Most likely we are all identified with burnout sooner or later.
When we decide to freelance we consciously choose to embrace this new ride and take all risks behind this new work-life style. We know ahead of time that this choice comes with several challenges. Sometimes we predict a few of the challenges and other times they just appear without our prior consideration. Regardless of which ones we have to face, we all know that this is not easy at first.
Of course much of all the energy you have at first comes naturally when you strongly desire to make your business grow and capture new clients and, ultimately, when you wish to make a living out of this choice. However, it’s likely to feel that your energy is slowly fading when things are not resulting as you hoped they would. Or simply because this takes a while, success doesn’t come overnight.
Reality sometimes isn’t what we expect and we find ourselves not sleeping well, we don’t eat well, we stop exercising, we don’t visit our friends as often, nor our family, … what we do is work all day long. There is a point in which we feel so exhausted and we are trapped in this nonstop working habit that we forget one of the main reasons why we actually got into this in the first place: to have some spare time.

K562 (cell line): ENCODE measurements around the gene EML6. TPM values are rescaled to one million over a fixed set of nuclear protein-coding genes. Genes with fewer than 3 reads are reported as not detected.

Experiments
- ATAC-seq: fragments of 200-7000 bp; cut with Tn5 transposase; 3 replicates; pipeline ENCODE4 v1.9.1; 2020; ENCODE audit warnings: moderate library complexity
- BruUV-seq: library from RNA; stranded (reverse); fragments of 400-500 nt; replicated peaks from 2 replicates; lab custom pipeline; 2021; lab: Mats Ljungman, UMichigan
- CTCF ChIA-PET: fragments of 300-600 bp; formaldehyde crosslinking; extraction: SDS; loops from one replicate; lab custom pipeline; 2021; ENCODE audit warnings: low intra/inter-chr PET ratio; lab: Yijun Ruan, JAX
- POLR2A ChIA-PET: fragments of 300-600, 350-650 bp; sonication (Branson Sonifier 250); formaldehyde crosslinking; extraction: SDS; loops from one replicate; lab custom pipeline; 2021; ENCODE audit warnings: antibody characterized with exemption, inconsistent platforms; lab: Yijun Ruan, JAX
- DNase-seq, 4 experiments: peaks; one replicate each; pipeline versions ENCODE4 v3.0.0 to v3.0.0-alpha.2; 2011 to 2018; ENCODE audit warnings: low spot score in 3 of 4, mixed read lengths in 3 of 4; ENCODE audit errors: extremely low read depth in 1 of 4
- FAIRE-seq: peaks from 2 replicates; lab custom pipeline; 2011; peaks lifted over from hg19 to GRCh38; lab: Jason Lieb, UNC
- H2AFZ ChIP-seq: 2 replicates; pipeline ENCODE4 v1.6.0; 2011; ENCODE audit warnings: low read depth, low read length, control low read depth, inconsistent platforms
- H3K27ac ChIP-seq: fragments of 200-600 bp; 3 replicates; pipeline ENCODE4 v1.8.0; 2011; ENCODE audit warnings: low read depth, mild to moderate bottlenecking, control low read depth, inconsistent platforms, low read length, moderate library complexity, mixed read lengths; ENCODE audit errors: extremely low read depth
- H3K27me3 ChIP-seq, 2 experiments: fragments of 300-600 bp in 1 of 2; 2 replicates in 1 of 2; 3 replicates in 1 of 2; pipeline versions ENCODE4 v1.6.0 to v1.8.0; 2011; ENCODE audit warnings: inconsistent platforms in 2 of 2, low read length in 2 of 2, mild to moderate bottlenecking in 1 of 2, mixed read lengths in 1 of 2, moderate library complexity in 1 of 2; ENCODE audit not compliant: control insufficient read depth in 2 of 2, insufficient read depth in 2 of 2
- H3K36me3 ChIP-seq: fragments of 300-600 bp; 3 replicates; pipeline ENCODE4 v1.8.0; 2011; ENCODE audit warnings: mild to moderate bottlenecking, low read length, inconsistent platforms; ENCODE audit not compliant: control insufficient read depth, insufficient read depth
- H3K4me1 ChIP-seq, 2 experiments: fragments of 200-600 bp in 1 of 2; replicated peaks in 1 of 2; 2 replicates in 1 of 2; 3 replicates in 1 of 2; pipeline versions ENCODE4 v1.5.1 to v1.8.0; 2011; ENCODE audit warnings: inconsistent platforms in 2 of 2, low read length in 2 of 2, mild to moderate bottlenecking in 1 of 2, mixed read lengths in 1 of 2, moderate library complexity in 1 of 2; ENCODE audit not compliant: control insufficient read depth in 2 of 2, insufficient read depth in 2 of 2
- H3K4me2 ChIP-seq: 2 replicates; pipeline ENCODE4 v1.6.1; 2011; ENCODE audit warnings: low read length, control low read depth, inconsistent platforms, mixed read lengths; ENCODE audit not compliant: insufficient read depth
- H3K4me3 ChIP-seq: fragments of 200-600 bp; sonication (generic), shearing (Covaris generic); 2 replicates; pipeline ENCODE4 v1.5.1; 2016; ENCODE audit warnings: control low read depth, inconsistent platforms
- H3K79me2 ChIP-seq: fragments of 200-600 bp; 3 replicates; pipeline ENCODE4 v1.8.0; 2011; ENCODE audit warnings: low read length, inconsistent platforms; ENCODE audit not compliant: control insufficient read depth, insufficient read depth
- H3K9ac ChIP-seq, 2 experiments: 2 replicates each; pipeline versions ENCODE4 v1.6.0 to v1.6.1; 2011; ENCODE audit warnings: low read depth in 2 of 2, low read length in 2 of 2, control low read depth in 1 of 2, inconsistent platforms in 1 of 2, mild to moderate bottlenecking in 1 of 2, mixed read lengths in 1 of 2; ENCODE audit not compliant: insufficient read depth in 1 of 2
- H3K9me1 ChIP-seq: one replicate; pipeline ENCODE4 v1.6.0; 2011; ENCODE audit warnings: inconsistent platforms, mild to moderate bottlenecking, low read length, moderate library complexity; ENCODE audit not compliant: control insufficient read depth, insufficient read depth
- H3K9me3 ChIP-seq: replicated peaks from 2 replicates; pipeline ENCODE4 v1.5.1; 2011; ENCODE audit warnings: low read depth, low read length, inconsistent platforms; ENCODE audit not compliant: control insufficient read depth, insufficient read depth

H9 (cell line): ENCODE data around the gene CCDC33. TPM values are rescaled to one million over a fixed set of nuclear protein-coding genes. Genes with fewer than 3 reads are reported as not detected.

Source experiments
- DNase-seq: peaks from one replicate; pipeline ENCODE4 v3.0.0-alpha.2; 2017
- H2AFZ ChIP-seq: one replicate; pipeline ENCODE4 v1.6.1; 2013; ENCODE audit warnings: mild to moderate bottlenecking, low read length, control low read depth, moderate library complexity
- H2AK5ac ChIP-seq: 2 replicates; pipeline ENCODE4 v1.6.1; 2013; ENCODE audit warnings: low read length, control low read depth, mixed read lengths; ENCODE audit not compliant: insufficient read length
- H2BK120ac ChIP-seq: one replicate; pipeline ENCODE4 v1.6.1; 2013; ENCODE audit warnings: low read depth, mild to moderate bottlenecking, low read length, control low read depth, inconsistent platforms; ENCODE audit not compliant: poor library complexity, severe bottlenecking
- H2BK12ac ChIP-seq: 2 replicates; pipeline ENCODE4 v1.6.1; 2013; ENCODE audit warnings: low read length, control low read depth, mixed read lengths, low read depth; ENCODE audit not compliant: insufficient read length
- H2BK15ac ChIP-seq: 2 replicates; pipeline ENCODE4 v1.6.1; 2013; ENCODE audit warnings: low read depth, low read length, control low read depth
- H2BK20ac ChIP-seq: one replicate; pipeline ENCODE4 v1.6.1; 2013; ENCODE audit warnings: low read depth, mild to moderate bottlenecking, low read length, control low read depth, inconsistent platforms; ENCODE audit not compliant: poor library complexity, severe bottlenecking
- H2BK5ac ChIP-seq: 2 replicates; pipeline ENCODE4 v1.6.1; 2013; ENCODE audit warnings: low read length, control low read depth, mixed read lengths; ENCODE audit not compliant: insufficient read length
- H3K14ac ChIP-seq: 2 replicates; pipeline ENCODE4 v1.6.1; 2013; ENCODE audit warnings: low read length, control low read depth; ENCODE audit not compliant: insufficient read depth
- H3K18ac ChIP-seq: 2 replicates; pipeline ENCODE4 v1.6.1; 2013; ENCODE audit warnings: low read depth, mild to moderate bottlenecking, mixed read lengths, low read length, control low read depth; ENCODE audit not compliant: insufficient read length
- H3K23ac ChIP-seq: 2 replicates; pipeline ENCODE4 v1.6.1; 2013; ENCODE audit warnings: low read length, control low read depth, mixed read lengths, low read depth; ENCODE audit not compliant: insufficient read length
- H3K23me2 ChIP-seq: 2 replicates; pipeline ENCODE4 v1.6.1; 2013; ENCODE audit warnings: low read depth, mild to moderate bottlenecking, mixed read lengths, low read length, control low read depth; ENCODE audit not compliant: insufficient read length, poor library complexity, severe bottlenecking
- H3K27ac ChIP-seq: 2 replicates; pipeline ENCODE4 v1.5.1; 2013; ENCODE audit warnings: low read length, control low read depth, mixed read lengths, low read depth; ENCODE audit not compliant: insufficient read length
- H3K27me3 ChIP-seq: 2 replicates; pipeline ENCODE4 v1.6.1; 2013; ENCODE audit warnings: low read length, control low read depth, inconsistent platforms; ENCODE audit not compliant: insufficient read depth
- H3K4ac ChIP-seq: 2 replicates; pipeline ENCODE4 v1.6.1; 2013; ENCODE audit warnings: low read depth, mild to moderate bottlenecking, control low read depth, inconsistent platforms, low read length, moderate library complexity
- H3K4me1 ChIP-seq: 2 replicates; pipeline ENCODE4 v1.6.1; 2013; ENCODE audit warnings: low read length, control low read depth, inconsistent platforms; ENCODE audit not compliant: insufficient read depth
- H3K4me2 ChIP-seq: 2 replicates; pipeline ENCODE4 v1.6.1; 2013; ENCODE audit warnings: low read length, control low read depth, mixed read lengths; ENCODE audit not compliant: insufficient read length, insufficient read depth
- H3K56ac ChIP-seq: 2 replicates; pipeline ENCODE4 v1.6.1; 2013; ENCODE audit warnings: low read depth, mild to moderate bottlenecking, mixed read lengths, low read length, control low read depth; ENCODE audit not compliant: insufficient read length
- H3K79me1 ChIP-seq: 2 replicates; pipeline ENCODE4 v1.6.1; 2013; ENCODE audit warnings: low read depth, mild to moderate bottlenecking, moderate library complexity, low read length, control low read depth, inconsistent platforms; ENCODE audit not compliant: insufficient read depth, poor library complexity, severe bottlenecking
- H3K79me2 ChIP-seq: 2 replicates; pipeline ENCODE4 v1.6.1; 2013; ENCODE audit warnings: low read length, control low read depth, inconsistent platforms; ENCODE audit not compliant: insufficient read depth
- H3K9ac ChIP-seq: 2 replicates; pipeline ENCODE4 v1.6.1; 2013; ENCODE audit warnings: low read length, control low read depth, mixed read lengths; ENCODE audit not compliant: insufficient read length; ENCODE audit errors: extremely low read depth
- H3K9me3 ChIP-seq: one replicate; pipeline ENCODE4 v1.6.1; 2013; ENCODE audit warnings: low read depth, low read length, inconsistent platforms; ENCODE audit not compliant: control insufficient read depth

Personally, the main reason why I started off freelancing was because I wanted a better balance between my work and personal life. I wanted to organize my schedules as I pleased allowing time off to spend time with my family and friends. I look back to when I got started and quite honestly I wonder how I managed to confront so many defies. It was extremely hard, having to wear so many hats and being in charge of everything on my own, I felt I was about to be on the brink of burnout.
After some months of intense and nonstop work, I realized I needed a break. If I didn’t change my routine, I was going to reach my tipping point. So I made sure I covered three basic points: eat well, sleep well and avoid working past 6 PM. I slowly began to feel more energetic again and the truth is I was getting things done much faster. I was able to concentrate much better and focus on work. I began to enjoy the choice I had made.
How do you beat burnout? Have you ever felt you would reach your tipping point?